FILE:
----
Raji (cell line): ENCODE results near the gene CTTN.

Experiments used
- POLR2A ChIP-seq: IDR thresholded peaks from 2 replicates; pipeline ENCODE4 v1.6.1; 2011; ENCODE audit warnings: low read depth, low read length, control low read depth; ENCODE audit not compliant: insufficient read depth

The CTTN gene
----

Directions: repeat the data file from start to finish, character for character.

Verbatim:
Raji (cell line): ENCODE results near the gene CTTN.

Experiments used
- POLR2A ChIP-seq: IDR thresholded peaks from 2 replicates; pipeline ENCODE4 v1.6.1; 2011; ENCODE audit warnings: low read depth, low read length, control low read depth; ENCODE audit not compliant: insufficient read depth

The CTTN gene